It is no exaggeration to suggest that picking the winner of the Ayr Gold Cup is almost as tough as predicting the Grand National winner at Aintree! Just one favourite has won since 1996, and only two have emerged victorious since the 1970s! To be fair, the race is priced accordingly, and all but two winners since 1996 have done so at odds of 10/1+.
There are normally between 23 and 28 runners and choosing contenders can be a nightmare. In this guide, I try and find some useful trends to help narrow down the field but first, let’s take a brief look at the history of the race.
Ayr Gold Cup History
The first running of the race took place in 1804 and was won by a horse named Chancellor. He repeated the feat in 1805 although the race was a two-mile test of stamina back then rather than the sprint it is today. For more than 100 years, the Gold Cup was held at Belleisle until the course closed in 1907. During the 19th century, Tom Dawson dominated the race. The famed trainer won the event an incredible 15 times! Dazzle is the most successful ever horse and the only one to win three in a row (1889-1891).
The race’s distance was initially reduced to 1m 3f before finally being cut to the existing 6f distance in 1908. Remarkably, Lester Piggott never won this race, and neither did Willie Carson! Although it is one of Scotland’s biggest events, there hasn’t been a Scottish trained winner since Roman Warrior in 1975. Incidentally, there is now a Roman Warrior Restaurant at the course.
The race has proven so popular over the years that the Silver Cup was introduced in 1992 for horses that didn’t make the final Gold Cup cut. In 2009, the Bronze Cup was formed for horses that failed to make the Silver Cup! The late David Nicholls had an excellent record in the Gold Cup in recent years with six winners since 2000.
Choosing a Winner – Mission Impossible?
The sheer number of potential entries means it IS impossible to clearly narrow down the field several days away from the event. What I CAN do is provide you with some useful information which enables you to remove unlikely winners when the final field is announced.
As I mentioned earlier, favourites perform very poorly and only 5/20 winners have been in the top 4 in the betting market. However, 18/20 winners have been in the top 10 in the market. Although almost every winner has had SP odds of 10/1+, there have only been four winners at odds of 25/1+ since 1980. Therefore, focus on horses at odds of 20/1 or less. Although there are odds available at certain bookmakers several days before the race, there are well over 100 possible entries which means the odds will change dramatically.
Although only 4/20 winners also won their last race, 12/20 finished in the top 4. Meanwhile, only 3/20 winners finished outside the top 10 in their previous race. Horses aged 7yo+ have made up approximately 20% of fields in the last two decades, but none of them have won the race. In fact, Hard to Figure is the only 7yo+ to win the event in recent history (since 1980). It is also worth noting that only two 3yos have won the race since 1994.
I would expect every runner to have raced fairly recently because none of the last 20+ winners have had a break of more than 50 days before the race. Indeed, 18/20 winners last raced 7-35 days before the Gold Cup.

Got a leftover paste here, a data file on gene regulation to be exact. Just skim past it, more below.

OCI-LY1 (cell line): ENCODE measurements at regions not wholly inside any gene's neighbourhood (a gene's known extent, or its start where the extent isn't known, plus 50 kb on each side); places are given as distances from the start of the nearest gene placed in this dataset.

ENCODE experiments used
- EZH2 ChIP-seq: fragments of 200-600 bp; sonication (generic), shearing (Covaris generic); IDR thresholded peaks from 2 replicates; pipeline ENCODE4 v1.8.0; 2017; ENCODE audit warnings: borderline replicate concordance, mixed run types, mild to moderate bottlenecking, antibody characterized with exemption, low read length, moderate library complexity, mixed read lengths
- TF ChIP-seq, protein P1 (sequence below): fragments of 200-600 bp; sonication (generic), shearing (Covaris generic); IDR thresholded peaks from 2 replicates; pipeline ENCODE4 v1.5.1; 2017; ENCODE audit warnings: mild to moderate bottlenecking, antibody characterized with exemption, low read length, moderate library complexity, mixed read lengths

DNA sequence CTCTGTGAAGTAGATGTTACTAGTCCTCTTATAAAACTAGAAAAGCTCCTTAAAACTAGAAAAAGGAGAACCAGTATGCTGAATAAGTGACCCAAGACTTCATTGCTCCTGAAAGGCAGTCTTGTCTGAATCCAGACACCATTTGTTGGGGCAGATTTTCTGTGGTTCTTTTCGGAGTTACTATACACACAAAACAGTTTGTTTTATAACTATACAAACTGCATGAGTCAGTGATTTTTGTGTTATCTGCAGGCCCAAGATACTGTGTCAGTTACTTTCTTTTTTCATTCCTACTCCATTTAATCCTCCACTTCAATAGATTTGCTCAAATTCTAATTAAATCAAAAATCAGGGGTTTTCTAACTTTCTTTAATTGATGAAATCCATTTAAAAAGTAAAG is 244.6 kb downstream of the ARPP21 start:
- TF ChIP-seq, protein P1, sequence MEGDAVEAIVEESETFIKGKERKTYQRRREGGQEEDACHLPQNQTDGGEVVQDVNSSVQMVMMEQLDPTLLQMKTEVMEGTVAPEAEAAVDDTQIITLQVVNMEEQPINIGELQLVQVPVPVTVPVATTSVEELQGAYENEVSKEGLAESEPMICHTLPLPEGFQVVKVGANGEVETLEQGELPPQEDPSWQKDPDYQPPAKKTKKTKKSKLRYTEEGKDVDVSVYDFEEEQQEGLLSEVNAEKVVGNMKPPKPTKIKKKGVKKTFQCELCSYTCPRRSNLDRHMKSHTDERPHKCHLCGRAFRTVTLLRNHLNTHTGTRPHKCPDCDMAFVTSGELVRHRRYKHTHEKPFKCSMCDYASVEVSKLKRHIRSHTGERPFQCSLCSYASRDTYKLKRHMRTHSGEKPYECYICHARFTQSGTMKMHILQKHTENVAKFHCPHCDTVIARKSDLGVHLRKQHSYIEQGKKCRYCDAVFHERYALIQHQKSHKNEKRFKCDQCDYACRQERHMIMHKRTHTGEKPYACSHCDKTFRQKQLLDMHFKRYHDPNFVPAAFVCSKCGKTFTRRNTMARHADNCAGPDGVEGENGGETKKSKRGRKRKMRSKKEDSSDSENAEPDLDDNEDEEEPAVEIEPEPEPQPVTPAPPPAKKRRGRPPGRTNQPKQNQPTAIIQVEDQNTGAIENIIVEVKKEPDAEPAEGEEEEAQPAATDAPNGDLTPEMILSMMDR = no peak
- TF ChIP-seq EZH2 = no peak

In recent years, classier horses are coming to the fore as weight carried is proving to be less of an obstacle than in the past. In the 1980s, it was common for horses carrying between 7-7 and 7-10 to win the race but the introduction of the Silver Cup, and then the Bronze Cup, means there has been a significant change.
This year, the 25 horses with the highest rating will enter the Gold Cup. The next 25+ will contest the Silver Cup, and the next 25+ will enter the Bronze Cup. This is the main reason why there hasn’t been a Gold Cup winner carrying less than 8-10 since 2004. In fact, 11/13 winners have carried 9-0+, and it is likely that virtually every runner in the Gold Cup this year will carry a minimum of nine stone. The last two winners carried 9-10 although the 2017 race was run at Haydock because Ayr was waterlogged.
A final essential thing to look out for is season runs. Only one winner in the last 20 years has had less than four runs that season. Again, you would expect this to apply to every horse given how late we are in the Flat season. Overall, the likely winner of the Ayr Gold Cup will:
- Have last ran within the previous 35 days.
- Have won over 6 furlongs before.
- Carry a minimum of 9-0.
- Have run at least four times this season.
- Be between 10/1 and 20/1 in the SP odds.
- Have at least 3 career wins.
- Not be a filly or mare.
- Be aged 4, 5 or 6.
- Have finished in the top ten in their previous race.
The above may not seem like the most detailed criteria, but when you combine all of them, the number of possible winners is significantly reduced. Indeed, from well over 100 possible runners at the time of writing, I was able to narrow down the field to just eight runners; and that’s without knowing the final line-up or the SP odds.
By the time the field for the Ayr Gold Cup is known, you can use the trends above to trim the field even further. Once you have cut the list of contenders to a handful, you can utilise speed figures to determine who is likely to become the sprint king at Ayr.